Of Normalcy and Family

Sunday, 24 September 2006

We went to a Bantus public roda tonight! For the first time in months too…I had so much fun. Stubbed my left big toe till it bled while playing (I think the nail’s parted with the toe) but it’s alright so far. I didn’t realise how much I missed being part of a roda—the singing, the clapping, marvelling at how smooth other people’s moves can be and what the human body is capable of. And the feeling of belonging to a genuinely warm community.

If you’re wondering if I’m trying to carry on with life as if I weren’t pregnant, it’s really not the case. Sitting back the other day, I thought to myself that being pregnant shouldn’t be entirely about having overhaul my current lifestyle and be afraid to do what I used to. Shouldn’t it be about learning to cope with life *together* with a dependent?


Maybe that’s the thing that gives rise to so many *pantangs* (taboos) in pregnancy, or anything in daily life for that matter—fear.

Well, *my* fear is that for nine months, and possibly onwards, I’ll miss out on a fulfilling life by being a slave to the child. I don’t ever want to resent having to care for my kid(s). So I’ve decided that I’ll go on doing what I love, so long as it’s not going to be harmful to me or the baby. Everything in moderation. My only concern is that I get stressed out at work, but I suppose learning to manage it should be part of anyone’s survival skill set.

Balance is so important.

Coming back to the question of families, I had a heartwarming…encounter, experience? I don’t know how to term it, but here’s what happened. After the roda, Han and I went to supper with [Kotak](http://kotakkosong.blogspot.com/), her brother Cabecao (‘Big Head’) and Perereca (Frog)—all Bantus buddies. In between mouthfuls of excellent banana leaf rice at Nirwana we learned that Perereca was an only child, and we were kidding around, with him saying that he’s adopted Kotak as his *che-che* (big sister).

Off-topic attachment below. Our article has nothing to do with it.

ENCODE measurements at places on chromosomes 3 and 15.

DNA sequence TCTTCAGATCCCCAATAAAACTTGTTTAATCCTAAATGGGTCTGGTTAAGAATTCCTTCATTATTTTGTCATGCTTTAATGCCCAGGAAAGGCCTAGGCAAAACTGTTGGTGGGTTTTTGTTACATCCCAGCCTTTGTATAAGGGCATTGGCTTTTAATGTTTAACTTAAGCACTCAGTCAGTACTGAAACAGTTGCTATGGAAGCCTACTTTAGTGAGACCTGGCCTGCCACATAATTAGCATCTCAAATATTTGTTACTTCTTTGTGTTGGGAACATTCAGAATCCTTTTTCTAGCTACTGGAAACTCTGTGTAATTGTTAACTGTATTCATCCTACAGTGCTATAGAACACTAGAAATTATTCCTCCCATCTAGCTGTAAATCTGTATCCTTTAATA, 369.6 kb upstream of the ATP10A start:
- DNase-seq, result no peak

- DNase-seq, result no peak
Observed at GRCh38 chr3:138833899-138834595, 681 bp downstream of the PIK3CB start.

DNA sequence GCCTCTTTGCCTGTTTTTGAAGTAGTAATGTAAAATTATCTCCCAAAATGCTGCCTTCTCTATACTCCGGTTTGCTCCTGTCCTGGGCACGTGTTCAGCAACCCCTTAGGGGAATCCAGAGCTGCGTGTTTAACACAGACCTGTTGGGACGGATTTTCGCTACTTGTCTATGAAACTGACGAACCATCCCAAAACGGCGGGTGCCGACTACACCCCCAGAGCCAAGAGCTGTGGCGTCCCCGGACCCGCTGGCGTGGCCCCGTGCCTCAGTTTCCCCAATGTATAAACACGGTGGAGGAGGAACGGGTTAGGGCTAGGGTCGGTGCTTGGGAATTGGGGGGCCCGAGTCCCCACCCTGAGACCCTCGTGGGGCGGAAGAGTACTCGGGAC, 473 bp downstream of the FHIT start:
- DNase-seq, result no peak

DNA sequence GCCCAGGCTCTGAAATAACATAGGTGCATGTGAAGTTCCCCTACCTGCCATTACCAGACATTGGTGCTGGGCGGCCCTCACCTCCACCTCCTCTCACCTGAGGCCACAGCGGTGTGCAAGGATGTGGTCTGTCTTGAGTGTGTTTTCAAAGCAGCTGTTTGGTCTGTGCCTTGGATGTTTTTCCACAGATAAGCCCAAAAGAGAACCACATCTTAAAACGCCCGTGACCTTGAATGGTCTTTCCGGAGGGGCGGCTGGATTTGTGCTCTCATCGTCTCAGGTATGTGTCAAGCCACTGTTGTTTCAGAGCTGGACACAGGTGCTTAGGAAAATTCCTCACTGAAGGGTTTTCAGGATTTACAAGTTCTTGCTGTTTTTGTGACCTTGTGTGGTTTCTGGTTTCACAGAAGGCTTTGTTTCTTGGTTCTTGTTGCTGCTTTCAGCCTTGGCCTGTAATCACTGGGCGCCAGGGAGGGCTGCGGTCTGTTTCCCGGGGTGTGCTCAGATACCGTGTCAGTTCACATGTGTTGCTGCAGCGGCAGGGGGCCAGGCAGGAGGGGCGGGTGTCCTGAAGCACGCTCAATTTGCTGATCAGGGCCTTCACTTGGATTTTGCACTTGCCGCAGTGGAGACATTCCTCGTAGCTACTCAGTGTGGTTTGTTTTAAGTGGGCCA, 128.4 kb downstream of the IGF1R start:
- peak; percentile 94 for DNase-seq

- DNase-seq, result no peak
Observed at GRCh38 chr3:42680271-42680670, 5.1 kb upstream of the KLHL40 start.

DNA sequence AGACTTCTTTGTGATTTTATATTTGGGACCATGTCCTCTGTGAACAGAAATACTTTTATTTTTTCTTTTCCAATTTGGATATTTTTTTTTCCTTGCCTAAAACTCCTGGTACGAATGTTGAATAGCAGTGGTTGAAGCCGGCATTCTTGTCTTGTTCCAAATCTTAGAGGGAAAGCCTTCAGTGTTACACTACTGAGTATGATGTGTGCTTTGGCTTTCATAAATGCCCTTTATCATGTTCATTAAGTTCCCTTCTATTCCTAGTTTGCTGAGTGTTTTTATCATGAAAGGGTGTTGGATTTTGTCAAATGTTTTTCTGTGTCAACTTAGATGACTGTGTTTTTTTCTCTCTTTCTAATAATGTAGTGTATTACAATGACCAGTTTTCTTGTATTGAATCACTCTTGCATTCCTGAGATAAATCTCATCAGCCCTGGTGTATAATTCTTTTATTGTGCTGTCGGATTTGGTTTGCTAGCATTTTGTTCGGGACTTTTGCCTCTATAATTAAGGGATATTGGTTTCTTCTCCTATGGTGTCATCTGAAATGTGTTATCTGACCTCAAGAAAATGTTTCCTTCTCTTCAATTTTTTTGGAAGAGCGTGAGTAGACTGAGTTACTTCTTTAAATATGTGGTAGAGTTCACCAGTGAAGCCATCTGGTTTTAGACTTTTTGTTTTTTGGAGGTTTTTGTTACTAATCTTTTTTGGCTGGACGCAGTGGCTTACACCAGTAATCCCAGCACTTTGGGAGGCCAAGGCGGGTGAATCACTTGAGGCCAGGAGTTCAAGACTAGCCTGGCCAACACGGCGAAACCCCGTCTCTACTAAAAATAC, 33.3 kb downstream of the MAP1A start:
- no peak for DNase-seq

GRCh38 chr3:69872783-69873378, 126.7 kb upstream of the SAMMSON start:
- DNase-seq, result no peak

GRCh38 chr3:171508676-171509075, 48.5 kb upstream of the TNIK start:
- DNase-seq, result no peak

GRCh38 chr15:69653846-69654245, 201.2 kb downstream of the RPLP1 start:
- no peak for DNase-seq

And *that*, to me, was a beautiful thing to behold. This was a fantastic example of how a group like Bantus can act as a foster/extended family to our members. Because we’re made up of such a rag-tag bunch of people who learn to open up to each other in all honesty, it’s no wonder that we all get along so well. I believe we do try our very best to accept people for who they are and in the end, real friendships are forged. Most people end up gravitating towards how the seniors behave anyway (we’ve had lots of discussions amongst ourselves indirectly related to mentoring) and happily, the younger ones are turning out really well. Good, strong young men with sound principles and growing self-confidence, without being arrogant (I’m referring to the Bantus Suicide Crew in particular…you know who you are).

It just goes to show the kind of value groups can have. Apart from my own family and the Bantus circle, I also am part of the family of Christ—though admittedly, one of the people at the fringe of things. Despite my own misgivings about how some other Christians behave or run churches etc, ultimately we still serve God in our own capacities. I really should start going to church and contributing again. I miss being part of that family too.

2 Comments

#1Gravatar imagesooaun says:

man, i miss bantus too… but i never quite fit in cause i couldnt be around as much as i wanted too… plus i’m paranoid and anti-social… so looks like baby’s gonna be a real happy, bouncy one :D

#2Gravatar imageJanet says:

wow, well said woman!!! the bit about pregnancy should be about coping with the whole experience and not slaving and sacrifice, and that pantang larang is rooted in/from fear. I agree!!!

Sacrifice is over-rated.

Am glad to know that you continue with what you love.

hugs

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